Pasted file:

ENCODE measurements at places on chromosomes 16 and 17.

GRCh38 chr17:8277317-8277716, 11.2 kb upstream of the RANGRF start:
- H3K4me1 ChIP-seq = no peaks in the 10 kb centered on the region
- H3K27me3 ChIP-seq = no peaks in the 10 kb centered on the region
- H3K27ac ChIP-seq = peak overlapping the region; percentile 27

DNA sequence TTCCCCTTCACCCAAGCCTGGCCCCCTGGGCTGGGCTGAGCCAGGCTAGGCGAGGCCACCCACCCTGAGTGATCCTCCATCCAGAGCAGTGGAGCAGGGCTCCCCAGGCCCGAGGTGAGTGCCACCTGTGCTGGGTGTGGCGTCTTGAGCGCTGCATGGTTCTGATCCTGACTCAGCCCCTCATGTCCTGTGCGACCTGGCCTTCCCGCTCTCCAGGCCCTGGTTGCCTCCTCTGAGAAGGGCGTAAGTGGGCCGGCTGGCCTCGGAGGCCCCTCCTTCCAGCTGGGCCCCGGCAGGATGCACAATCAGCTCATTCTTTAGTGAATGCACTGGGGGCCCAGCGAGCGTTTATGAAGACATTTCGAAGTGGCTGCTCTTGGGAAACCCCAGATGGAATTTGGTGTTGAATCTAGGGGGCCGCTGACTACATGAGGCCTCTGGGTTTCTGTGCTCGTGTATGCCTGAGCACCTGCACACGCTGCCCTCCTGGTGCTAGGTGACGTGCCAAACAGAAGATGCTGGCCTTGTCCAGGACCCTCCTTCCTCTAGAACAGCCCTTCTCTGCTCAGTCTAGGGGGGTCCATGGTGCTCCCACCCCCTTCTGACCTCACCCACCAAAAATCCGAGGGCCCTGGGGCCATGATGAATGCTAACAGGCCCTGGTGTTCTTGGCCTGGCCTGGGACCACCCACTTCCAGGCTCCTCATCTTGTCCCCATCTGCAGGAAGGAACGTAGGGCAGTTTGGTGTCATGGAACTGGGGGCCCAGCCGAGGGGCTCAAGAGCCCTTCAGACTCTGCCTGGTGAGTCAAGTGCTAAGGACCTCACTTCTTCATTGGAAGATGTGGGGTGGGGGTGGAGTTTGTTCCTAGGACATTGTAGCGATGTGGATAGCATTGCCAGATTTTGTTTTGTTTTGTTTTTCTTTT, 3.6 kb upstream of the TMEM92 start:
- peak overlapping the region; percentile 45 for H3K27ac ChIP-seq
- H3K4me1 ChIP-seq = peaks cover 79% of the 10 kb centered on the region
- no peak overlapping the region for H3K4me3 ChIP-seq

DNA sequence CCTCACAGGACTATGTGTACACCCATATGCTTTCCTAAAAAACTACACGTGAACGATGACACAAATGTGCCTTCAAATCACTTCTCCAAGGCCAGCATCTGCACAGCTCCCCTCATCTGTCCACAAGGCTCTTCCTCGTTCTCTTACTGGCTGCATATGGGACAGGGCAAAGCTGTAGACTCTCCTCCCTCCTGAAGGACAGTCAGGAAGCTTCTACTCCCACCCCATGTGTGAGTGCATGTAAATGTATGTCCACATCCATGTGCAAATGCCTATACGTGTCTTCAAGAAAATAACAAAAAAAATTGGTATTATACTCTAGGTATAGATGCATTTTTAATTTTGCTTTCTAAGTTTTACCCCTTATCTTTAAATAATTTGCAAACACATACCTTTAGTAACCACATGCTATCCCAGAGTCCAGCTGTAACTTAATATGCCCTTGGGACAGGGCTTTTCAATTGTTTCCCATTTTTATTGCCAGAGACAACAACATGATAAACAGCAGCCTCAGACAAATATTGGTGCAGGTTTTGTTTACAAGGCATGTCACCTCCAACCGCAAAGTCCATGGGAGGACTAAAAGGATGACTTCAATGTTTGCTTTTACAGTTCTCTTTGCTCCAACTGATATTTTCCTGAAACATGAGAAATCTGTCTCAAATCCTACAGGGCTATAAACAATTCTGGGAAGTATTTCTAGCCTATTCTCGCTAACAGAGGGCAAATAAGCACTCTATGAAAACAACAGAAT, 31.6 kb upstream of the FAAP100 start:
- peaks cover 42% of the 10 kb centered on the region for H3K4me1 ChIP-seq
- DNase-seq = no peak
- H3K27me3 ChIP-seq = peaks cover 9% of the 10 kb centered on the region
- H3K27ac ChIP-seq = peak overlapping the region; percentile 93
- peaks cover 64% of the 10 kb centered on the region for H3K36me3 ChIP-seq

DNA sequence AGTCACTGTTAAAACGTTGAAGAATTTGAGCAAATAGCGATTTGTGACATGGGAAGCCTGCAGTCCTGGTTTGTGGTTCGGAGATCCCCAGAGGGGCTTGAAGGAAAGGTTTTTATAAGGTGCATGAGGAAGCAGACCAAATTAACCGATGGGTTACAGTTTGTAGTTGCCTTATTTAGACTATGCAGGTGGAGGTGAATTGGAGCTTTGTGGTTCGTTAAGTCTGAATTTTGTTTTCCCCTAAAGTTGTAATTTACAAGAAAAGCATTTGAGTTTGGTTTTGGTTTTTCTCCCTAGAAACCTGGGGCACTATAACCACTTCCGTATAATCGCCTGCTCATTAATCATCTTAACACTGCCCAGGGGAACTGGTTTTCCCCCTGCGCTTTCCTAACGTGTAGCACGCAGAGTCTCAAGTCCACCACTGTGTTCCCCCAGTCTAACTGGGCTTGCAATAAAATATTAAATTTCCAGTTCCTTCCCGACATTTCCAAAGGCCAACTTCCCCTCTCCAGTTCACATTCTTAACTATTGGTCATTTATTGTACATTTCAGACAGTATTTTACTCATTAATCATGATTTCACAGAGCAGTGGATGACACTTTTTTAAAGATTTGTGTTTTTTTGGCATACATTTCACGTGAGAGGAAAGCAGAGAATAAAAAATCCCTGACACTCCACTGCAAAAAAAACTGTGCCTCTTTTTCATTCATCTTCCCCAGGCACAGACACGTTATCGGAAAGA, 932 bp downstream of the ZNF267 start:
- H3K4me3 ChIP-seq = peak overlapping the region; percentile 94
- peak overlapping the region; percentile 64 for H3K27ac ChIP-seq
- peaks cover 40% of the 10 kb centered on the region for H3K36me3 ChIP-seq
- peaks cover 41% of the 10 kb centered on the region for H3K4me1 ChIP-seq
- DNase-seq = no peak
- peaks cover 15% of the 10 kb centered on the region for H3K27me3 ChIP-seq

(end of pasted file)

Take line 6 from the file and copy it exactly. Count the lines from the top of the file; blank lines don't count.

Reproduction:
DNA sequence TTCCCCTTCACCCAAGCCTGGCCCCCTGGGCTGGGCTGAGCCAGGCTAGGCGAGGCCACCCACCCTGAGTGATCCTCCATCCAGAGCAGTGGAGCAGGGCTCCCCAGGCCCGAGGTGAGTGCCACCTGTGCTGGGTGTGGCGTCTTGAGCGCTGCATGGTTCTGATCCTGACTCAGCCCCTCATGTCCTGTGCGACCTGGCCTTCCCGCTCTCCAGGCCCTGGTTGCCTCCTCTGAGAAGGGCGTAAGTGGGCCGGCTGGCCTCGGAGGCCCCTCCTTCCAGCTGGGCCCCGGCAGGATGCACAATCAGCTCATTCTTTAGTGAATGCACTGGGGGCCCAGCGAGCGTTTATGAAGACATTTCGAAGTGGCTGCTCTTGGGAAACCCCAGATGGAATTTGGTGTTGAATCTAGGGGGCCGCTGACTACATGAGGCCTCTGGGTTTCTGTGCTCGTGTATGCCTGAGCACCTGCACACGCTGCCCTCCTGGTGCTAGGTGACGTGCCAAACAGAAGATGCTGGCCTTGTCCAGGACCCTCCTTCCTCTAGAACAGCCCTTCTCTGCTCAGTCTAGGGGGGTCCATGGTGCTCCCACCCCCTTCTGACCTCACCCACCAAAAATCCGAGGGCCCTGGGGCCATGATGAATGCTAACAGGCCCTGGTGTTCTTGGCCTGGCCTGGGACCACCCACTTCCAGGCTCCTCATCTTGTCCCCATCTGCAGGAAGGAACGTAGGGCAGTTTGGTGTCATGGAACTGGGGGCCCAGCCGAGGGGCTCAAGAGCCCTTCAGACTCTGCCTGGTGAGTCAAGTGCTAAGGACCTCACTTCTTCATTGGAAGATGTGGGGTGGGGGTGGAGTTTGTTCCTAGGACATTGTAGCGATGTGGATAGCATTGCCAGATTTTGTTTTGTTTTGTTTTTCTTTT, 3.6 kb upstream of the TMEM92 start: